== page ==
Saturday, June 14, 2014

Do you know how to forget?

When recalling old stories with people, with many of the narratives resulting from others' less-than preferable action and words, father used a line from an old Tamizh film song, authored by the prolific poet, Kannadasan, which wonders why the mind that can think can't figure out how to forget.

But, he was barking up the wrong tree.  The more unpleasant an experience, the more I seem to clearly remember that.  

Further, I am in the memory business, so to say--education is about understanding and remembering the important things.  Not "remembering" as in cramming for exams and forgetting everything the day after, but remembering out of a deep understanding.  Not to forget is, therefore, a professional hazard, and here was my father wondering why he can't seem to forget and expecting me to say anything other than chiming in resonance!    

Thus, neither the father nor the son easily forget--not the lessons in school and not the lessons at hard-knock-university.  And we both find that old film song line to be poignant.

Emily Dickinson poetically says it for all of us:

Knows how to forget!
By Emily Dickinson

Knows how to forget!
But could It teach it?
Easiest of Arts, they say
When one learn how

Dull Hearts have died
In the Acquisition
Sacrificed for Science
Is common, though, now —

I went to School
But was not wiser
Globe did not teach it
Nor Logarithm Show

“How to forget”!
Say — some — Philosopher!
Ah, to be erudite
Enough to know!

Is it in a Book?
So, I could buy it —
Is it like a Planet?
Telescopes would know —

If it be invention
It must have a Patent.
Rabbi of the Wise Book
Don’t you know?

But, by the same token, we also know really well that there is more sorrow than we cannot even begin to imagine if to forget it all becomes real.  A more recent poet wrote about this, which I have blogged before:

Forgetfulness - Billy Collins

The name of the author is the first to go
followed obediently by the title, the plot,
the heartbreaking conclusion, the entire novel
which suddenly becomes one you have never read,
never even heard of,
as if, one by one, the memories you used to harbor
decided to retire to the southern hemisphere of the brain,
to a little fishing village where there are no phones.
Long ago you kissed the names of the nine Muses goodbye
and watched the quadratic equation pack its bag,
and even now as you memorize the order of the planets,
something else is slipping away, a state flower perhaps,
the address of an uncle, the capital of Paraguay.
Whatever it is you are struggling to remember,
it is not poised on the tip of your tongue,
not even lurking in some obscure corner of your spleen.
It has floated away down a dark mythological river
whose name begins with an L as far as you can recall,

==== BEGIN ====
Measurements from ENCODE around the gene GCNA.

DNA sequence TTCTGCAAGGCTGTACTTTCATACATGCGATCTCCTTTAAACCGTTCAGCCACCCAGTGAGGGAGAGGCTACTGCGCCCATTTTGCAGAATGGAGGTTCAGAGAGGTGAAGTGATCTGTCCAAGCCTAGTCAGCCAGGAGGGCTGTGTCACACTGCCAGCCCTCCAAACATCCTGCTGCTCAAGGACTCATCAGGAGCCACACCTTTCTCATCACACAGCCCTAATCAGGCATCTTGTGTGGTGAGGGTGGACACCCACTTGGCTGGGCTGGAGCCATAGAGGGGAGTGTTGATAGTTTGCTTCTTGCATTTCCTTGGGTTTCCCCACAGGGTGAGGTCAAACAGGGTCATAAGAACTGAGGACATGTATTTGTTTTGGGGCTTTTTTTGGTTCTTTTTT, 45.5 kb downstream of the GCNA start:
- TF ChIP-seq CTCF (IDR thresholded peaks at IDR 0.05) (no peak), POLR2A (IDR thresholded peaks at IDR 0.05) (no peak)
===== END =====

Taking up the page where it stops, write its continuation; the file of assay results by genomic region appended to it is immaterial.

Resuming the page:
well on your own way to oblivion where you will join those
who have even forgotten how to swim and how to ride a bicycle.
No wonder you rise in the middle of the night
to look up the date of a famous battle in a book on war.
No wonder the moon in the window seems to have drifted
out of a love poem that you used to know by heart.

So, hey, I would rather not forget! ;)

3 comments:

  1. Perhaps our brains have only limited memory. As we remember myriad passwords, web addresses, phone numbers, account numbers, etc., we simply run out of capacity. So when we have to change and remember our online bank password for increased security, our college roommate's birthday is squeezed out.

    School children today do not commit to memory many of the facts we struggled to memorize as children - dates, capitals, formulae, etc. "Minor" details, such as the date of the Magna Carta, can be searched so easily online (which so many children can access on their phones) that children see no purpose in memorization. Discussions are frustratingly limited until they come to their senses. Understanding is equally limited.

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  2. The brain is an unfathomable (at least currently) mystery. The absolute highs and lows of life are certainly etched in memory. But after that, memory seems to be selective. Some lows surely, but also some highs. And they seem to be random. Some others are entirely forgotten and when old classmates or friends bring them up, it is entirely unfamiliar. And some absolutely trivial things seem to be carved into memory.

    I would hate for it to be any other way. If we had "computer memory" that would be as bad as forgetting everything a la Alzheimers. Maybe evolution found us the right balance, after all.

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  3. There is only one thing I want to note regarding both your responses:
    I have nothing to disagree!

    For once, no argumentative Indians--might not happen again, ever ;)

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